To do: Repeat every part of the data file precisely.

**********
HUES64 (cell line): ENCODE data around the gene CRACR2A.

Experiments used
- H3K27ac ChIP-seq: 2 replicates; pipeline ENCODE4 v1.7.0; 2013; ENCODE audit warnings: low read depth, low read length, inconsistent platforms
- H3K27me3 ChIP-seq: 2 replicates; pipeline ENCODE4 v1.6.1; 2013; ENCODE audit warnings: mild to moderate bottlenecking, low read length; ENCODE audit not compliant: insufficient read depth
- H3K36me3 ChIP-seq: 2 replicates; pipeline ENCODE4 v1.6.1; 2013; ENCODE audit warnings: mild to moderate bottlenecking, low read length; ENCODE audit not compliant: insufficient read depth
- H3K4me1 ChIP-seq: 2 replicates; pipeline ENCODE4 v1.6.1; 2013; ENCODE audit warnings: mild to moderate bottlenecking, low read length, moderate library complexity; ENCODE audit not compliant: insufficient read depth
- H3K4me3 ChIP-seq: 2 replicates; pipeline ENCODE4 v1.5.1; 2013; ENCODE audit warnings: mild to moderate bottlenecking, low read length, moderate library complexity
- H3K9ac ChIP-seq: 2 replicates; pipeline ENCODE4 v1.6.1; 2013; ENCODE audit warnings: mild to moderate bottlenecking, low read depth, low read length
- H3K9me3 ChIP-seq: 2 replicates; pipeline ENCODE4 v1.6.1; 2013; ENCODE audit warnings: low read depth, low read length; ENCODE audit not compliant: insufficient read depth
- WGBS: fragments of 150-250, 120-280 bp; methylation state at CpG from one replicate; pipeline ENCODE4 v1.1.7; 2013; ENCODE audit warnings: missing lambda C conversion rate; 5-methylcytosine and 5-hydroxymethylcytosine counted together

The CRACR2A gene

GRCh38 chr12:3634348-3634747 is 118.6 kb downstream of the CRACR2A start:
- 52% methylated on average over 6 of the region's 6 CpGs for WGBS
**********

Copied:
HUES64 (cell line): ENCODE data around the gene CRACR2A.

Experiments used
- H3K27ac ChIP-seq: 2 replicates; pipeline ENCODE4 v1.7.0; 2013; ENCODE audit warnings: low read depth, low read length, inconsistent platforms
- H3K27me3 ChIP-seq: 2 replicates; pipeline ENCODE4 v1.6.1; 2013; ENCODE audit warnings: mild to moderate bottlenecking, low read length; ENCODE audit not compliant: insufficient read depth
- H3K36me3 ChIP-seq: 2 replicates; pipeline ENCODE4 v1.6.1; 2013; ENCODE audit warnings: mild to moderate bottlenecking, low read length; ENCODE audit not compliant: insufficient read depth
- H3K4me1 ChIP-seq: 2 replicates; pipeline ENCODE4 v1.6.1; 2013; ENCODE audit warnings: mild to moderate bottlenecking, low read length, moderate library complexity; ENCODE audit not compliant: insufficient read depth
- H3K4me3 ChIP-seq: 2 replicates; pipeline ENCODE4 v1.5.1; 2013; ENCODE audit warnings: mild to moderate bottlenecking, low read length, moderate library complexity
- H3K9ac ChIP-seq: 2 replicates; pipeline ENCODE4 v1.6.1; 2013; ENCODE audit warnings: mild to moderate bottlenecking, low read depth, low read length
- H3K9me3 ChIP-seq: 2 replicates; pipeline ENCODE4 v1.6.1; 2013; ENCODE audit warnings: low read depth, low read length; ENCODE audit not compliant: insufficient read depth
- WGBS: fragments of 150-250, 120-280 bp; methylation state at CpG from one replicate; pipeline ENCODE4 v1.1.7; 2013; ENCODE audit warnings: missing lambda C conversion rate; 5-methylcytosine and 5-hydroxymethylcytosine counted together

The CRACR2A gene

GRCh38 chr12:3634348-3634747 is 118.6 kb downstream of the CRACR2A start:
- 52% methylated on average over 6 of the region's 6 CpGs for WGBS